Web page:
Diner morning news: Flip doesn’t ensure OT win
QUOTE: “Passion is momentary; love is enduring. Be more concerned with your character than your reputation. If I am through learning, I am through.” -- John Wooden
Overtime talks continue
There’s not much news going on at the NFL owners meetings in Orlando other than the debate about overtime. As I’ve said before, I’m not a fan of the current structure because I believe whoever wins the toss wins the game. But the crack research staff at NFL Network, led by George Li, has provided evidence to dispute my non-researched opinion.
Results from 1994-2009:
244 regular-season overtime games
146 times the team which won the toss won the game (59.8%)
94 times the team which lost the toss won the game (38.5%)
4 games ended tied (1.6%)
Possessions from 1994-2009:</p>
160 times both teams had at least one possession (65.6%)
84 times the team which won the toss drove for winning score — 64 FG, 20 TD (34.4%)
Scoring from 1994-2009:
177 games were decided by a field goal (72.5%)
62 games were decided by a touchdown (25.4%)
1 game was decided by a safety (0.4%)
4 games ended tied (1.6%)
Based on these numbers, it’s not always a given that the winning the toss will ensure a win. The challenge of the new overtime rule has to be not how the scoring occurs to win the game but rather to make sure the game is consistent with the first 60 minutes that were just played.
I don’t expect a change, but Commissioner Roger Goodell is in favor of it, and he can build a consensus as well as anyone.
Leon Washington doesn’t sign his tender -- yet
I feel bad for Jets running back Leon Washington on two fronts. The first is the new system prevents him from really being a free agent (had he been free, he would have much interest) and securing the long-term deal he wants. The second is the fact he has to overcome a severely broken leg. The leg will heal, and many feel he’ll be back to his old self, but the core issue here is securing a long-term contract — one that many close to Washington claim he was promised. Washington is going to have a hard time securing an offer sheet from another team because there’s a general feeling the Jets will match any deal.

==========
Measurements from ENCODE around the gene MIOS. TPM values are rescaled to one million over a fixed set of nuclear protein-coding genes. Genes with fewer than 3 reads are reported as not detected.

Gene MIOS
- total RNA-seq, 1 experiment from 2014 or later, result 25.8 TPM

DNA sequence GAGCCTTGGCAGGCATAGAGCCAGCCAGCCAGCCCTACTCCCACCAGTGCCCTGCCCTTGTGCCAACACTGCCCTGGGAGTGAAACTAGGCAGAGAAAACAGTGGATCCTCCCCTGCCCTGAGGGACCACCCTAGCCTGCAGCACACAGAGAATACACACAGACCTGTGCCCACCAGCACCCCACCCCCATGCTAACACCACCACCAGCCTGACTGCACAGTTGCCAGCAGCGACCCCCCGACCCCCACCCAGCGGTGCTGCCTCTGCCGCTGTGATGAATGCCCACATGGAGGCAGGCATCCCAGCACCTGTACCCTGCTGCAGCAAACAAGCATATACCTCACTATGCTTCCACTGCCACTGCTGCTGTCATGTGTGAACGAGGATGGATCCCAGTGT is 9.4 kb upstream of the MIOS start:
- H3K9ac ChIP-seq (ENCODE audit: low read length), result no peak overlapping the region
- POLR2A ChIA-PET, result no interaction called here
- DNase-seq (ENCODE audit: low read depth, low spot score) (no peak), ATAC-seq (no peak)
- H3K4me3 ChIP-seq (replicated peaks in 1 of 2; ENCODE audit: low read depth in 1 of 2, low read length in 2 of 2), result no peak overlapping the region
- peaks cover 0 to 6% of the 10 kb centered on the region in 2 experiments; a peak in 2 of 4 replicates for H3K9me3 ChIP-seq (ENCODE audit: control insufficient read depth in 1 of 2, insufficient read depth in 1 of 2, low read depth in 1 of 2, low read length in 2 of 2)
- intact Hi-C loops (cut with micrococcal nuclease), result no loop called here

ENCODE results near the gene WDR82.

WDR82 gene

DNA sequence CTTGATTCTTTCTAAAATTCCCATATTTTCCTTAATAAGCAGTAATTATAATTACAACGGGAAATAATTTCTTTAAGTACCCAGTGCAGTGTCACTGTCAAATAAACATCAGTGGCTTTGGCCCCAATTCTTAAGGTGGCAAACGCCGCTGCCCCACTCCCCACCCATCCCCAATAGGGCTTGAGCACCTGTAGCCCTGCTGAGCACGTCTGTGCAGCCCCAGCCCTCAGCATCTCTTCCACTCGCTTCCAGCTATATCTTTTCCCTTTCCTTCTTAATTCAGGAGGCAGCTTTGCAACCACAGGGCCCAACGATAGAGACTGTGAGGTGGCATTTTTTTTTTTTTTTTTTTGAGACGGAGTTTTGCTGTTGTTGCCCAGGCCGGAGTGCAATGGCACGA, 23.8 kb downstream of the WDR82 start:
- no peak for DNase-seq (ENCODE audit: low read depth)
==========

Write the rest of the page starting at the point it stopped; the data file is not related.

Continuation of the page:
Darren Sproles of the Chargers will make close to $7 million this year, and Washington is going to fight for an offer, yet both players are very similar, and the argument can be made that Washington is more talented.
Here are Washington’s numbers:
Here are Sproles numbers:
Now do you feel bad for Washington? Yes, it’s close in terms of the numbers, but Washington is slightly better. Adding more insult to injury, Washington has four returns for touchdowns and Sproles has just two. Everything in life is about being in the right place at the right time, and unfortunately for Washington, he might be better, but he won’t be better paid.
Compensatory picks are out
Here’s a breakdown of the teams being awarded extra picks based on the 2009 free-agent class.
As we know, these picks can’t be used in trades, but what they do allow is teams to use their other picks to move up in the draft to get the player they want. These picks allow teams to become aggressive in the draft. As always, the Patriots will be aggressive, and with four extra picks, they’ll be able to secure the top players they want. My guess is that the Patriots will control the second round.
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